• Seek permission from all of your stakeholders before sharing: Don’t sneak work into the guild under your client’s or boss’ nose
  • We operate under the FriendDA: Seek explicit permission before sharing anything you saw outside of the guild
  • Disclose any possible conflicts of interest before collaborating: It’s up to the requester to decide whether to proceed
  • Any guild work you do belongs to the requester: The requester is free to use it however they like without reseeking your consent

Not all work can be shared with the Guild and that’s fine but the hope is that by providing this durable social contract, we can begin to streamline within companies the process of inter-company sharing (for example, work might be split into confidential, OK to share with the Guild & OK to share with everyone). I think we saw at the first pilot that confidentiality was not perceived as that big a deal but I think it’s going to be something that will grow in importance as the guild evolves and grows.

The next decision I made was that the event should be exclusive rather than free-for-all. Exclusivity was not so much about increasing the average quality of the group so much as the minimum. Because each member in the group was hand selected, people started off knowing that any random person they were talking to possessed some minimum degree of design insight and that they could start from a platform of mutual respect. Design conversations could proceed at a high level rather than starting off by feeling out how much expertise the other person had. I call this the difference between “literate” and “illiterate” cultures and it’s something I plan on expanding upon in a later post. Of course, exclusivity is easier said than done. In order to get the 30 people who were at the first pilot, we had to drive over 100 people to sign up and then cull the list down to 50 people who we considered good enough for the pilot. This involved lunches, dinners, drinks, emails, phone calls and many hours of me tapping into my own personal network and cashing in favors.

As a sidenote, it really demonstrates the unique, meritocratic nature of Silicon Valley that someone like me, a newcomer who’s only been here for less than 6 months was able to build up such a strong and wide network. During the months that I was on the job hunt, I spent a lot of that time meeting as many people as I could and trying to be helpful to whoever I was able to, without expecting anything back. This phase has paid itself back in spades as virtually the entire pilot was spread due to word of mouth recommendations from friends I had personally sold. I don’t think there are many cities where such a thing could have been started by such a newcomer.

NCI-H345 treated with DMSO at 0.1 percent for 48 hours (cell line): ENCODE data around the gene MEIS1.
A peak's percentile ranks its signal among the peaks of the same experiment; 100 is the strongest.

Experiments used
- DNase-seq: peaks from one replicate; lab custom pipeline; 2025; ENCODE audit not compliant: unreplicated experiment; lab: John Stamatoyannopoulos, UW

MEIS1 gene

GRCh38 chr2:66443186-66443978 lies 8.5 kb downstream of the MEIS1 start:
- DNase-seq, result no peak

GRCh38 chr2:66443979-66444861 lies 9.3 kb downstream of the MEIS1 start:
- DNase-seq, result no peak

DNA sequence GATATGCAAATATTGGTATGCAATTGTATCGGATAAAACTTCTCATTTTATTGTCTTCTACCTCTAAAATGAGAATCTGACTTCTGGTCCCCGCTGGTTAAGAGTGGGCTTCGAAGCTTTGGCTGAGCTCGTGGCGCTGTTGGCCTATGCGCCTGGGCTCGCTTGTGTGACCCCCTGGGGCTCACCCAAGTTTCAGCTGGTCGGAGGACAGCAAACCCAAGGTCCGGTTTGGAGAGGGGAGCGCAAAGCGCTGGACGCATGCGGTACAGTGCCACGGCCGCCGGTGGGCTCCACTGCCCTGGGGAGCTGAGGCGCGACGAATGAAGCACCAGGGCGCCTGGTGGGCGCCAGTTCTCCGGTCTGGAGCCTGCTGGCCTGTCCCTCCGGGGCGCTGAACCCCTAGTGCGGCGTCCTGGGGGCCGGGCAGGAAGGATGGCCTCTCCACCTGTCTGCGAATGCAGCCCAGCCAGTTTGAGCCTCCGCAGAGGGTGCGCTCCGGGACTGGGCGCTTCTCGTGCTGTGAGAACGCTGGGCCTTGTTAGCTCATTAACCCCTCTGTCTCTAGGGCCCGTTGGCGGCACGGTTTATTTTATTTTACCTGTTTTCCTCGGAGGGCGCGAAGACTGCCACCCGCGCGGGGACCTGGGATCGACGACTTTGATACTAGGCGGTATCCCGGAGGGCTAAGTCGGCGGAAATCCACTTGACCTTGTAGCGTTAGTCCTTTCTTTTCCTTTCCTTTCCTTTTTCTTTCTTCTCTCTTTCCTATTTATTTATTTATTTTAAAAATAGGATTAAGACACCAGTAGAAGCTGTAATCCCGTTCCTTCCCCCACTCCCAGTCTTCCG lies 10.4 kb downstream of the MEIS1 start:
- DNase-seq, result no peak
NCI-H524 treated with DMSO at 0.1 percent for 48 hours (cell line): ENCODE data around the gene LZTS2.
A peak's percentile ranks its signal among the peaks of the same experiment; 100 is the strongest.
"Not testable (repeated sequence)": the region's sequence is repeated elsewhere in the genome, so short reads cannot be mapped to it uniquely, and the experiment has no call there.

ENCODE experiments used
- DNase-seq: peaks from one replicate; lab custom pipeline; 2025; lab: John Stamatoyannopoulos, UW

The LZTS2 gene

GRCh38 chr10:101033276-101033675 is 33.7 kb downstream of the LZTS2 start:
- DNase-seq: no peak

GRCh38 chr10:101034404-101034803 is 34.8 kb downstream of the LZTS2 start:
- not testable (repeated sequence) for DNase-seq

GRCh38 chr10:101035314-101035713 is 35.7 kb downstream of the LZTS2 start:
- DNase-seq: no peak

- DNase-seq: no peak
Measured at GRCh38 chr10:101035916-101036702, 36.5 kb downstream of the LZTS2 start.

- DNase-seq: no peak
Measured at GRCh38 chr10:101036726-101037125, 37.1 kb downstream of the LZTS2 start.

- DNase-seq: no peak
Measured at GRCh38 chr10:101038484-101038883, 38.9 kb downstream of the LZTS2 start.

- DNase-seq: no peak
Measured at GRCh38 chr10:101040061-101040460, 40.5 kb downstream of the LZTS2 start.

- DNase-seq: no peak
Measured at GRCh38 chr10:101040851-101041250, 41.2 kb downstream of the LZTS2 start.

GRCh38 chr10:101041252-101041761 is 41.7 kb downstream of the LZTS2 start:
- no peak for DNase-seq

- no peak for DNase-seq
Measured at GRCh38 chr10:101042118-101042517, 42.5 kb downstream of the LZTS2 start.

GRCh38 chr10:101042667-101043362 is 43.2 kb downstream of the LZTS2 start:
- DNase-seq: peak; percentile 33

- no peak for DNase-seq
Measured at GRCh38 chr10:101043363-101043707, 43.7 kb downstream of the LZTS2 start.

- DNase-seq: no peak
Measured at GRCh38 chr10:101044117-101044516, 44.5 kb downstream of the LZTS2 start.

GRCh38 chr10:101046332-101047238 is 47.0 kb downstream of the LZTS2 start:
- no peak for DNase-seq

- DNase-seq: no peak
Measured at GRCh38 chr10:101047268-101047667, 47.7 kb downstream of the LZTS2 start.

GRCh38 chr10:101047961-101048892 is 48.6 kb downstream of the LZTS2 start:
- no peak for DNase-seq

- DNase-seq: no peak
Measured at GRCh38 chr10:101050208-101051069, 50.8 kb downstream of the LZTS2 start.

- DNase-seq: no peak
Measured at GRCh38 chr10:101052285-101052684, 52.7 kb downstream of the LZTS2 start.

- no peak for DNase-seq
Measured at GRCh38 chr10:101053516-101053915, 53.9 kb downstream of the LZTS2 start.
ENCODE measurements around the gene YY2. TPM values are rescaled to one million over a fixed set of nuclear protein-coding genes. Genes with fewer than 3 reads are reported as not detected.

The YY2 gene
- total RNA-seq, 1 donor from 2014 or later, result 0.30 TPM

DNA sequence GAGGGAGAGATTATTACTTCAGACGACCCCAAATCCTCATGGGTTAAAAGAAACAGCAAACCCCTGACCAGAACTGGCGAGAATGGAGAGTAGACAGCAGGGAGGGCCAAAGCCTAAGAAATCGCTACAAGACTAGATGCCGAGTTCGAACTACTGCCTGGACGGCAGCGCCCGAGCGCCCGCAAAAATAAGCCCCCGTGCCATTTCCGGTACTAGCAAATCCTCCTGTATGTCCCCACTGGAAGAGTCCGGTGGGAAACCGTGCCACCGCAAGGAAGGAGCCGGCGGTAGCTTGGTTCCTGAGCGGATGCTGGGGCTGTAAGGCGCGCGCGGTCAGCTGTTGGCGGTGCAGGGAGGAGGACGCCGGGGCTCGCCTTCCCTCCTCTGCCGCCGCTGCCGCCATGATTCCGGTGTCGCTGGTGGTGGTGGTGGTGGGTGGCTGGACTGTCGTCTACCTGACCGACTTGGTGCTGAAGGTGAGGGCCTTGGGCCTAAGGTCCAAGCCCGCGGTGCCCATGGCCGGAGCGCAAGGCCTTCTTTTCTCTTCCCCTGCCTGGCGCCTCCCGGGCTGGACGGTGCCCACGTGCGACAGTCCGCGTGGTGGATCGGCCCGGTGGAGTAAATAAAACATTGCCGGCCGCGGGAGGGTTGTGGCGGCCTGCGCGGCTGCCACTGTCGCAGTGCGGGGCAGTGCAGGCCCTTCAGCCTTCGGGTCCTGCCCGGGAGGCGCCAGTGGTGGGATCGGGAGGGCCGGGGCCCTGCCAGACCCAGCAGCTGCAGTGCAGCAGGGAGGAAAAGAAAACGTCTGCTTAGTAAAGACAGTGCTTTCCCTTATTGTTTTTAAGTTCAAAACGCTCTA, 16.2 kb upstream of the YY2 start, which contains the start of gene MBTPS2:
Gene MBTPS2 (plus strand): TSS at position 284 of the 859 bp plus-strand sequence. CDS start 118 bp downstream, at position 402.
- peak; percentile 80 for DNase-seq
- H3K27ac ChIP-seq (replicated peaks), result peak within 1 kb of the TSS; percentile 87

The other thing I really focused on baking into the system from the start was the appropriate “social gatings”. Social gates are factors about the community that allow other people to self-select as to whether they want to be members or not. Of the people who become aware of your community, who decides to join is largely a factor of the social gates you put in place. For the Guild, there are currently 3 explicit social gates in place:

  • You need to bring work: This is a place for work to be done. There is no room for tourists
  • Give before you receive: We want this to be a community for contribution, not a resource for exploitation
  • Be articulate about what you can offer: We are looking for people who can contribute to the education of fellow designers

If you’re a great designer, you can mentally list out the types of people that you would dread running into at an event like this. They are the social parasites that end up sucking value out of the community rather than contributing. Each of these rules was designed as a way to gate the community such that these people would feel unwelcome even considering applying. Looking at the people who signed up for the pilot, our social gating appears to have been pretty effective. The quality of the submissions was almost universally high and only about 10% of our list were people who we clearly were not looking for. Even the people that we wait-listed were all very high quality designers who we only excluded due to lack of space in the first pilot. What I also thought was really interesting was that we got roughly 6x the number of Facebook “Likes” for the guild compared to tweets. What I believe is that the social gates managed to give off the correct air of exclusivity & intimacy that caused people to want to share with their closest friends rather than everyone in the world.